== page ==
Once again, the Universe seems to be playing games. The woman I'm renting from told me she had just finished a book (as the photographer) and there was a copy on the table that I could look at. She also gave me the name of a couple of friends that I should contact. I saw the book but didn't pay attention to it until this morning when I was going to contact one of the friends who was the author of the book.

By now, you probably know what's coming ... the book is about the textiles of the region and how they vary from one village to the next and how they've changed over time. I decided to take the book to coffee with me and quickly became enthralled by the stories and the beautiful work. It wasn't until the last village discussed in the book ... Zinacantán ... that I had that OMG! reaction.

The story of how the Zinacantec came to this work was almost as engaging as the work itself.  Their costumes were relatively unadorned prior to 1975. After being introduced to embroidery by a school teacher, they made amazing progress and by the 1990's, their costumes filled with dazzling flowers reflecting the flowers grown in their region.

Part of their custom is for everyone to wear new clothes for each of the two fiestas per year. That was rapidly becoming a lot of handwork for the women. Here's the part I really enjoy as it is a pure innovation story ... the solution came when some women accompanied their husbands on flower-selling trips to Merida, the capitol of the Yucatan. There they discovered sewing machines and quickly adopted the new technology while keeping their own unique sense of style.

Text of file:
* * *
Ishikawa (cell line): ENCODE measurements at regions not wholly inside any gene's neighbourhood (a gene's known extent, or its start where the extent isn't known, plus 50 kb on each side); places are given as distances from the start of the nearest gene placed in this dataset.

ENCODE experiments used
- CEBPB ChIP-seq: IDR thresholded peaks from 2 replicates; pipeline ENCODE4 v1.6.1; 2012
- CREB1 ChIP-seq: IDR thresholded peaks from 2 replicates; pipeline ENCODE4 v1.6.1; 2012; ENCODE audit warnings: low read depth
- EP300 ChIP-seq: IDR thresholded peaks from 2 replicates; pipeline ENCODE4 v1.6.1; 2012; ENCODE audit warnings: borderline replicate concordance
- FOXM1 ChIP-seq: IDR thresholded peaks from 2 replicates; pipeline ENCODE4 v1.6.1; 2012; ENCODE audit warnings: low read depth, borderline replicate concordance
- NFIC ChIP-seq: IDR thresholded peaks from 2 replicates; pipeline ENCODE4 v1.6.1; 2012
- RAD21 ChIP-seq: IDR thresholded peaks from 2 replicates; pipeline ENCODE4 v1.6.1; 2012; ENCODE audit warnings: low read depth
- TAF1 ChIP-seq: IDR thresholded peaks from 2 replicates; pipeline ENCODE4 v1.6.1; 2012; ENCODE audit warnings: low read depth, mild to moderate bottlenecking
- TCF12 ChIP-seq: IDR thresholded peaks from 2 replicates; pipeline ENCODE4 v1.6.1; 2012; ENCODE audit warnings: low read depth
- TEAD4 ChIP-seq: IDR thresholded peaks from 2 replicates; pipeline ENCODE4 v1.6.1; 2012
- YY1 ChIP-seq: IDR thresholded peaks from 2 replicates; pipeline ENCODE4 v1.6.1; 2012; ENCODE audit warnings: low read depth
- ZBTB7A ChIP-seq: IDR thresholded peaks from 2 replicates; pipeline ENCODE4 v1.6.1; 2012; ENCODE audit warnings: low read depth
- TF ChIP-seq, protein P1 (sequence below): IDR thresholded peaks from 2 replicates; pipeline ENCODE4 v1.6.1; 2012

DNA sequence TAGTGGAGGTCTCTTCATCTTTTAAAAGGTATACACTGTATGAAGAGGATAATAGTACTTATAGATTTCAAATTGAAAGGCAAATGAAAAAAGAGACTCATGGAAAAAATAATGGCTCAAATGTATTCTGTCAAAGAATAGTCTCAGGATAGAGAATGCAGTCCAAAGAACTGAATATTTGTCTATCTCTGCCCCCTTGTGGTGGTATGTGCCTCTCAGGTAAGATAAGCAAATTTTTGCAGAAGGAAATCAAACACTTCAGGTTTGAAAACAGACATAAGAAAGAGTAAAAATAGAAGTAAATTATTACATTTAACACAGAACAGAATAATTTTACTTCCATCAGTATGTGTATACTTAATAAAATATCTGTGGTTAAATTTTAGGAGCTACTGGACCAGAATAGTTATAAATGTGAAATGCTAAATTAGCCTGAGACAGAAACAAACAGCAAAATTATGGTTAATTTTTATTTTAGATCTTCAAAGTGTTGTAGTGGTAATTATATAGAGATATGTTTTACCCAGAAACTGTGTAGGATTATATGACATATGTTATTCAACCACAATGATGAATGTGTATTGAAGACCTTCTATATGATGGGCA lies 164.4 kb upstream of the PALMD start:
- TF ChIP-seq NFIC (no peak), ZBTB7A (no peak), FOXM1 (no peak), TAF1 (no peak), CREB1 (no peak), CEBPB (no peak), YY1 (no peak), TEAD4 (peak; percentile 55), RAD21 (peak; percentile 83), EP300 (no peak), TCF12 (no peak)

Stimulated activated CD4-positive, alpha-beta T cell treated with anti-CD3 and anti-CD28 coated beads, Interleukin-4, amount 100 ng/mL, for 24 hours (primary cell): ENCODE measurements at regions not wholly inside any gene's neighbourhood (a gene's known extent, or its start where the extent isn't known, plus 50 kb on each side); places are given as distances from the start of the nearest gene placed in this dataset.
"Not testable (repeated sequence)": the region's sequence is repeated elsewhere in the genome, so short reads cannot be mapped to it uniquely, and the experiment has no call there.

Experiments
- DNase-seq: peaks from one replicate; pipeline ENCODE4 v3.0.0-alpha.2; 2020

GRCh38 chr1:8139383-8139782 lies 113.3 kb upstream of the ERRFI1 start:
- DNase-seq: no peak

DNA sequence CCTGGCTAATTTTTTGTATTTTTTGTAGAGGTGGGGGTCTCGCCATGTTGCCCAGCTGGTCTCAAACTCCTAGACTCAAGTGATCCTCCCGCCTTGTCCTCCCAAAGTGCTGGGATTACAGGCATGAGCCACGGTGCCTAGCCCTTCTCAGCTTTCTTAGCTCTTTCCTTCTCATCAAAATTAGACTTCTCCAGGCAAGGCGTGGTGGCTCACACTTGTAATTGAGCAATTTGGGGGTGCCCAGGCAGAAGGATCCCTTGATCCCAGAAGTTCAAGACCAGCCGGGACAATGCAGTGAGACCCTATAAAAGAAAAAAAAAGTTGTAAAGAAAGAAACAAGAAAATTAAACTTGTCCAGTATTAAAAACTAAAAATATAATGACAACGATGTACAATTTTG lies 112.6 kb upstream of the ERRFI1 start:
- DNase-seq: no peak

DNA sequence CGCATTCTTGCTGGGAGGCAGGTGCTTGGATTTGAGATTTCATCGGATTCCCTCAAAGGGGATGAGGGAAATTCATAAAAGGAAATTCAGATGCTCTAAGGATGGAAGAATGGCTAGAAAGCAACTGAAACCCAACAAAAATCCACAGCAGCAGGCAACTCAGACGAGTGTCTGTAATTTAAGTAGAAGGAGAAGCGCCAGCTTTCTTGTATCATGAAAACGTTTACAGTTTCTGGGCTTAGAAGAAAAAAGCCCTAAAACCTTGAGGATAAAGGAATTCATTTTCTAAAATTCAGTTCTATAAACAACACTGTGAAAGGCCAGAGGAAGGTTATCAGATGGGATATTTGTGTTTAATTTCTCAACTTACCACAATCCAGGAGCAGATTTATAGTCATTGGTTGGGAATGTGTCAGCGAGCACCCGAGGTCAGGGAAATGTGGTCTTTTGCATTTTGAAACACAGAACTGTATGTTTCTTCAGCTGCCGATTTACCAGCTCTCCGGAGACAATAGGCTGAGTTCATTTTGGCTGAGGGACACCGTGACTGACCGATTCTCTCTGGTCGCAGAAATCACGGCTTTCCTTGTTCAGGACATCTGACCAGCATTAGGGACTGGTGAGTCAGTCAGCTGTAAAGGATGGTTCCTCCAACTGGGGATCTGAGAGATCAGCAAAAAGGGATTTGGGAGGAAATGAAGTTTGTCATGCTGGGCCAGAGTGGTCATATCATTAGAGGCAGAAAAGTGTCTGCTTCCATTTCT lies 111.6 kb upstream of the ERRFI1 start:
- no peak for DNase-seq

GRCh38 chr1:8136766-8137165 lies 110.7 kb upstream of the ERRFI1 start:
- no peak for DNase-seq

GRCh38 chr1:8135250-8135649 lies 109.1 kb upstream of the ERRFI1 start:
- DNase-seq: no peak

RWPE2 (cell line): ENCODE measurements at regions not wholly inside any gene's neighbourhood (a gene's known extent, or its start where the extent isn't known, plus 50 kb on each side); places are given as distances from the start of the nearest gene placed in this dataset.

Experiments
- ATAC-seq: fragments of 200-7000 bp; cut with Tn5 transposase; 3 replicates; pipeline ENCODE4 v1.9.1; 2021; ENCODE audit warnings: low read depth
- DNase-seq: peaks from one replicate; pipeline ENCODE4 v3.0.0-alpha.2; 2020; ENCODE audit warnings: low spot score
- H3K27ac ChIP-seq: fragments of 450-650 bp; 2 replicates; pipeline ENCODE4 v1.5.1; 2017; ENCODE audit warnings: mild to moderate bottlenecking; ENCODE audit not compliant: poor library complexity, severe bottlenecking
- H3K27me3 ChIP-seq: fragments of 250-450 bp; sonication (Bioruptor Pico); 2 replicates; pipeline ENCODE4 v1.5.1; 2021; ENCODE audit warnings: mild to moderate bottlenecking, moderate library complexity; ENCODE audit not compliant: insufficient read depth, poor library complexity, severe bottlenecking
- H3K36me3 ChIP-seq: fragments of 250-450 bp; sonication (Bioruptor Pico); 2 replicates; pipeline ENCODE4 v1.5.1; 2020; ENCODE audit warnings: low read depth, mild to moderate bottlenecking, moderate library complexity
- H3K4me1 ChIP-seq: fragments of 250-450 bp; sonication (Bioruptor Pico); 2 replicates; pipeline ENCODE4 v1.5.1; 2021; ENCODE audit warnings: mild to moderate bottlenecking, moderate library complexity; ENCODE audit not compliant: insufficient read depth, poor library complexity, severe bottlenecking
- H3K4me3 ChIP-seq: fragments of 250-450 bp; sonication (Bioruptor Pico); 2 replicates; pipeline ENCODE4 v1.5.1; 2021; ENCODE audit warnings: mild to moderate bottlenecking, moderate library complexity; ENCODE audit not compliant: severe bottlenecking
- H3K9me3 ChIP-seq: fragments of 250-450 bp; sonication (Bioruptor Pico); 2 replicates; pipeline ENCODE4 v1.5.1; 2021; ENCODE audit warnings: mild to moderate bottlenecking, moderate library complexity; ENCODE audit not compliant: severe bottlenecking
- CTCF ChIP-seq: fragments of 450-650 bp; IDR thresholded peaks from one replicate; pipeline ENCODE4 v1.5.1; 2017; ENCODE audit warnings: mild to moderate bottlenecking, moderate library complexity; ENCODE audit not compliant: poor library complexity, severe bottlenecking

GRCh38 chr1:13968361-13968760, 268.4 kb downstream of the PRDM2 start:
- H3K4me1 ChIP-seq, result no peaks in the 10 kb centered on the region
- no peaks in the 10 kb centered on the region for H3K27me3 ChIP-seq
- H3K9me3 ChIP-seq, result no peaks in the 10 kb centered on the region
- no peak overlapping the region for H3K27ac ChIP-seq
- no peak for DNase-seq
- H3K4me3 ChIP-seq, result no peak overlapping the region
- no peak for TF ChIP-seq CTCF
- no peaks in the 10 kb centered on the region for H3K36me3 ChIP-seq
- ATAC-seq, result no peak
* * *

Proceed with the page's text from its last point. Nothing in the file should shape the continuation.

What we see in Zinacantán, where the embroidered flowers are so large, the colors so distinctive, and the ever-changing styles repeated en masse, is an intense discussion of color, form, and tradition that is happening everywhere in Highland Chiapas. Each community is creating its own new style with more than a passing glance at their neighbors but with complete disregard for what non-Maya may think is fashionable.  -- A Textile Guide to the Highlands of Chiapas by Walter F. Morris Jr. Photos by Alfredo Martinez and Janet Schwartz